My four-year term as a hydro commissioner—normally they were three, but they were extended. A significant move by the hydro commission was that we sold the utility to Ontario Power Generation at the time. The legacy of that sale now serves the community, year after year, by funding different major events and different things that are going on in the community. So that’s a legacy of positive decision-making there.

I was able to continue serving the public in my professional career as an educator, which formally ended in July 2021 when I retired as a superintendent of schools with the Kawartha Pine Ridge District School Board. Through my work in education, I worked in communities in Muskoka, Haliburton, Kawartha Lakes, Peterborough, Northumberland and Clarington. I also had the opportunity to sit on provincial committees to help set direction for the province and develop implementation plans for new initiatives. And as an instructor with the Ontario Principals’ Council, I travelled the province to teach courses with experienced principals. I remember, one end-of-January day, flying to Sault Ste. Marie for the weekend to work with principals there in the Algoma district. All those things, I think, are beneficial to coming to this role and having these experiences.

One significant responsibility, though, as a superintendent, is accommodation planning. That’s where we’re looking at how the demographics have changed in our areas and trying to meet the needs of the communities while they continue to change. This is particularly challenging as our communities change and populations shift. The school accommodation review is a public process, and as a superintendent I participated in several of these. Schools are a critical part of the community, and any change must be responsive to current and future growth and development.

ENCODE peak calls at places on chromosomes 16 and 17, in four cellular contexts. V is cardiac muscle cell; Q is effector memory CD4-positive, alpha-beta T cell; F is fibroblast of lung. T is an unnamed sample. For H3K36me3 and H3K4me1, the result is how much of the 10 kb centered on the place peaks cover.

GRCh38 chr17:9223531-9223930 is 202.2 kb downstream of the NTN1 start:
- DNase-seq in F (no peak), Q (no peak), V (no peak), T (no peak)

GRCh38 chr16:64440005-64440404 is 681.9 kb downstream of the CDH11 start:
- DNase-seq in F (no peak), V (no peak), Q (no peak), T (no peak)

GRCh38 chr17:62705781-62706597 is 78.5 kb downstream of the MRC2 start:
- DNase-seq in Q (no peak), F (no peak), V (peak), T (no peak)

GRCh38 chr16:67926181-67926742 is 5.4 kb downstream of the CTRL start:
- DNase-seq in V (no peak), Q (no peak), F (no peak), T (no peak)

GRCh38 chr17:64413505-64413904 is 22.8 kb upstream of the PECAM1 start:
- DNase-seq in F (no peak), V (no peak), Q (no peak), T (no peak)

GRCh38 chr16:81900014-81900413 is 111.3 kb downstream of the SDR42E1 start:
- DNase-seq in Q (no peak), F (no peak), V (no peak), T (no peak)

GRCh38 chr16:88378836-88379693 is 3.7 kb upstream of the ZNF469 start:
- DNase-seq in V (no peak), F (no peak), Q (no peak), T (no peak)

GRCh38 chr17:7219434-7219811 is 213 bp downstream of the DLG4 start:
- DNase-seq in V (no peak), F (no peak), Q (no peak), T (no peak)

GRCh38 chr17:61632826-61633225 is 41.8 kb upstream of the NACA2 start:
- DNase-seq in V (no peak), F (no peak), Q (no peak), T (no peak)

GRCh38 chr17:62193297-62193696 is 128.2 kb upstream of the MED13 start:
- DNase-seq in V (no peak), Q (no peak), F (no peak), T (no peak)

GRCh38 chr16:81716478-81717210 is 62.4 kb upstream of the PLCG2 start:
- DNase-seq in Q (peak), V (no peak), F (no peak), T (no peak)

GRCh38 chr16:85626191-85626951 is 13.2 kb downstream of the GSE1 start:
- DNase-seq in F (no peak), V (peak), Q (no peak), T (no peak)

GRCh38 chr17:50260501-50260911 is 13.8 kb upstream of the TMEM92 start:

In the two reviews that I led, there were different outcomes. In the first, it was recommended to the board that they close a secondary school and, in its place, create a K-to-8, triple-stream elementary school that would be French-, Ojibway- and English-focused, which was quite a unique change and needed in the community. In the second scenario, it was recommended to expand the school to become a 7-to-12 school when it was previously just a 9-to-12 facility. So there was no one solution for any scenario that we faced in that work, and I bring that same open-mindedness to this role, that there’s no one solution.

I have shared these specific examples to demonstrate my involvement and belief in the importance of good planning for the future health of our communities. These life and professional experiences have also taught me about the importance of the public having confidence in our institutions and the decision-making process they follow. In my elected and public service roles, I supported open, transparent and inclusive processes to reach decisions.

The Ontario Land Tribunal mission states that it will “deliver modern, fair, responsive, accessible, effective and efficient dispute resolution services that support strong, healthy communities and the public interest.” It just seems natural to me.

I have the requisite skills and mindset to support the tribunal in achieving its mission and I look forward to the new learning and positive impact I can have to support the development of strong, healthy communities across Ontario. Thank you for that opportunity, Chair.

The Chair (Mr. Will Bouma): Thank you very much. We have about eight minutes remaining for the government side. Member Coe.

Mr. Lorne Coe: Thank you, Chair, through you: Thank you, Mr. Ingram, for being here this morning. Your introductory remarks, for many of us here on the committee, demonstrate the far and significant range of the skill set that you’re bringing to this particular position, should you be approved for it.